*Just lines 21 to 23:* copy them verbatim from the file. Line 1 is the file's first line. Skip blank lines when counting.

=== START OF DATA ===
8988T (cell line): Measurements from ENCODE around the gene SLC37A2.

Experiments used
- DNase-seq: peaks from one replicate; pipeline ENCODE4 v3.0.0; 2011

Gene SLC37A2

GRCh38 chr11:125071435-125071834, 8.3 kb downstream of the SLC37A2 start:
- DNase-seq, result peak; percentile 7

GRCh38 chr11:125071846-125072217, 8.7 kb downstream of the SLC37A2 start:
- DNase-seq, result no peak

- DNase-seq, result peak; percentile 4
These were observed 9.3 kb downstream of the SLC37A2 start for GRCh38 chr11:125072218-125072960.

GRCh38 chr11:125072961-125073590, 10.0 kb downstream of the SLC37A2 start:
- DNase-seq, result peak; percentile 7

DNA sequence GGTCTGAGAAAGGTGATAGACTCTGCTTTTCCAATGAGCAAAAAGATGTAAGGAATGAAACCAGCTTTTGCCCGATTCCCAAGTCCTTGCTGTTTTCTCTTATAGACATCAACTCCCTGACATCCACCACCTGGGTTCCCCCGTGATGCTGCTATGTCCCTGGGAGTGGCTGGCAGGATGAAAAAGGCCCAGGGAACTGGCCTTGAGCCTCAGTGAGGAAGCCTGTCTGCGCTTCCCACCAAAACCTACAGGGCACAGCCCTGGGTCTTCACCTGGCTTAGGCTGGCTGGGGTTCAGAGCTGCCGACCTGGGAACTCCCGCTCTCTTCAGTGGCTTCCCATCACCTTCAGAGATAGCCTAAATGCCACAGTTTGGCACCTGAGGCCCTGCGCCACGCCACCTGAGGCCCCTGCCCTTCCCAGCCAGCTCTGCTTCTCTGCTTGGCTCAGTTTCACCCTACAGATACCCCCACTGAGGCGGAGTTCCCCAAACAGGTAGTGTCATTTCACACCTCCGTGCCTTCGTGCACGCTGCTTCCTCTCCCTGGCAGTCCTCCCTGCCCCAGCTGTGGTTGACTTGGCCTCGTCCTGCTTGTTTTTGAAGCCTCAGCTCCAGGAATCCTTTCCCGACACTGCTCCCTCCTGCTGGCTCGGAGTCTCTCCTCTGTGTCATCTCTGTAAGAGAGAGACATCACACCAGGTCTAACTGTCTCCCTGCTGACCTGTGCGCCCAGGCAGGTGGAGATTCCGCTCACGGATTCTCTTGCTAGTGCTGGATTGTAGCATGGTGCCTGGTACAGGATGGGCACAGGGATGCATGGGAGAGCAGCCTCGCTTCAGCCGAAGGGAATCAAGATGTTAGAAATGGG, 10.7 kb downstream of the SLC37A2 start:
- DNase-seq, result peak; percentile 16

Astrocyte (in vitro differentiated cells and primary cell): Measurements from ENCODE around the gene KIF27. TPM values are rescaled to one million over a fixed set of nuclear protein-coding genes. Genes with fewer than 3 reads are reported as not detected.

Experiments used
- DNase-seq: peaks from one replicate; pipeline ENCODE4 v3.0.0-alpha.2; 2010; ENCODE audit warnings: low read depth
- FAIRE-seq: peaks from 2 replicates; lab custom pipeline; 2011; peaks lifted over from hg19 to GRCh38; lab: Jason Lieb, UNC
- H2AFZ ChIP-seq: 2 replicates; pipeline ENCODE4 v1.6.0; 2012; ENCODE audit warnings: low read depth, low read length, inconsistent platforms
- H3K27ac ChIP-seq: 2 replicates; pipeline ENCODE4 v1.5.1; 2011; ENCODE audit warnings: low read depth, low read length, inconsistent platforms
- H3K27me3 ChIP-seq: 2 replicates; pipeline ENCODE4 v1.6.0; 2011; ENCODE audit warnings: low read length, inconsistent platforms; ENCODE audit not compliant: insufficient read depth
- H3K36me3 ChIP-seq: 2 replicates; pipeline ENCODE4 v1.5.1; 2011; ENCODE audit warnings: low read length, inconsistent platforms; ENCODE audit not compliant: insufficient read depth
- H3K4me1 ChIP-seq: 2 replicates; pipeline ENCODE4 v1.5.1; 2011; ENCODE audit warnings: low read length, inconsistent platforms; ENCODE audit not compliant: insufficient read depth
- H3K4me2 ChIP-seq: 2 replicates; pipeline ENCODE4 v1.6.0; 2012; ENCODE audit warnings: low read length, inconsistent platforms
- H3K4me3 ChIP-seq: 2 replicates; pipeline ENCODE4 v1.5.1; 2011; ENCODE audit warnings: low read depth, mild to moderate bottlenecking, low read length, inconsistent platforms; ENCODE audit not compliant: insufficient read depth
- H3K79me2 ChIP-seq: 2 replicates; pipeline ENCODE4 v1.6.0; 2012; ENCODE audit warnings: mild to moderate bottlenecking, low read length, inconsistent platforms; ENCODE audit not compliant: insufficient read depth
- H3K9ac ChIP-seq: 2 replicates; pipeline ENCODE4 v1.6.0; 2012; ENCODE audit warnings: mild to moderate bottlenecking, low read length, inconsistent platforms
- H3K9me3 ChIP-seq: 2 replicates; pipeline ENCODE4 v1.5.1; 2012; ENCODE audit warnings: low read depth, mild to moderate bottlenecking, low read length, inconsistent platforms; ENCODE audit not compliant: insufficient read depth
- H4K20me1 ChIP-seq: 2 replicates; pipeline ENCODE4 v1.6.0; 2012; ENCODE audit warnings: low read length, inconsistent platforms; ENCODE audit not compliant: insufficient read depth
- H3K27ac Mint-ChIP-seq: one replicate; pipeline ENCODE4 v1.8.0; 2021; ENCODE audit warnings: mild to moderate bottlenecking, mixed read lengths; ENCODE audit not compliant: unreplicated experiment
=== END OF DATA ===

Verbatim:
- H3K27me3 ChIP-seq: 2 replicates; pipeline ENCODE4 v1.6.0; 2011; ENCODE audit warnings: low read length, inconsistent platforms; ENCODE audit not compliant: insufficient read depth
- H3K36me3 ChIP-seq: 2 replicates; pipeline ENCODE4 v1.5.1; 2011; ENCODE audit warnings: low read length, inconsistent platforms; ENCODE audit not compliant: insufficient read depth
- H3K4me1 ChIP-seq: 2 replicates; pipeline ENCODE4 v1.5.1; 2011; ENCODE audit warnings: low read length, inconsistent platforms; ENCODE audit not compliant: insufficient read depth